To write about Philippine is to focus our gaze on someone who stood out because of her persistence. A valiant and determined woman, she overcame many hardships with the strength of one who knows she possesses a truth, that of the love of God, which must be known further afield by more people. We discover this persistence in her early vocation at the age of twelve, in her admiration for St. Francis Xavier, in Grenoble as a Visitation novice, in her deep friendship with Madeleine Sophie, in the obedience that kept her in France until she was 49 … Her strength is in her character, in her way of being, but also in the message that set her heart on fire.
Philippine was a woman who was all passion, but on her own she would probably never have achieved her aims. What was lacking was something unexpected, a chance event, or the Providence of God. On January 14, 1817, she was in charge of the portry of the motherhouse in Paris. She received a visitor for Madeleine-Sophie, Bishop William Valentine Dubourg. She met the new bishop of Louisiana and Florida and knew that the great moment she had been expecting had arrived. When the bishop asked for religious for his new diocese, Madeleine Sophie accepted his request. It was May 16, 1817, and the moment had come to let Philippine go. She experienced tremendous joy.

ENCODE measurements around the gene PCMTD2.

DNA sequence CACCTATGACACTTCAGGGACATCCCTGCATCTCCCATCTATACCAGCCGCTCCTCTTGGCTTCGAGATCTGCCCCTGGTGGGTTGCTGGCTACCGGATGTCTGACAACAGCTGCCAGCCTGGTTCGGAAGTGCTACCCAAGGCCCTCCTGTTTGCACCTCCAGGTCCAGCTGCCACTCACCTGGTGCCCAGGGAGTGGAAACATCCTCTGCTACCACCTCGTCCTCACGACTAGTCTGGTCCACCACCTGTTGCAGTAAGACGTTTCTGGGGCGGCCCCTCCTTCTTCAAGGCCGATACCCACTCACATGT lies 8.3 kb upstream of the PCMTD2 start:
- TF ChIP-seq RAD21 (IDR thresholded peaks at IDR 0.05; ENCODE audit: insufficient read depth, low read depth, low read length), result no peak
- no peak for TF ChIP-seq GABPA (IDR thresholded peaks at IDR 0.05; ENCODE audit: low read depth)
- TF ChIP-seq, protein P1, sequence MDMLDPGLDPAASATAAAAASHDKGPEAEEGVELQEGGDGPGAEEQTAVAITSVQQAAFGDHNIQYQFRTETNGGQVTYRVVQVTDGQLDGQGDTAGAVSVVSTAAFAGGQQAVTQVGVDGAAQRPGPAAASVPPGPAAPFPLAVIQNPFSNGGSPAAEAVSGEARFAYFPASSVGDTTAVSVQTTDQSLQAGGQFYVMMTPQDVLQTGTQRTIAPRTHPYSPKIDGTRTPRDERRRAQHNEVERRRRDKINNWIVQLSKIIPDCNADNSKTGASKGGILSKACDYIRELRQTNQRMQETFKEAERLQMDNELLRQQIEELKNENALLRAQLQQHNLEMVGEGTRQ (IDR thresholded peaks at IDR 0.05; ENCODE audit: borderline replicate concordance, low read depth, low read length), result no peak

The necessary human will and the overshadowing grace of God are two paths which come together at an unexpected point. Today, as then, the God of fidelity bursts into our lives. Let us always live in readiness, attentive to discover him at the crossroads.
Teresa Gomà, RSCJ, Province of Spain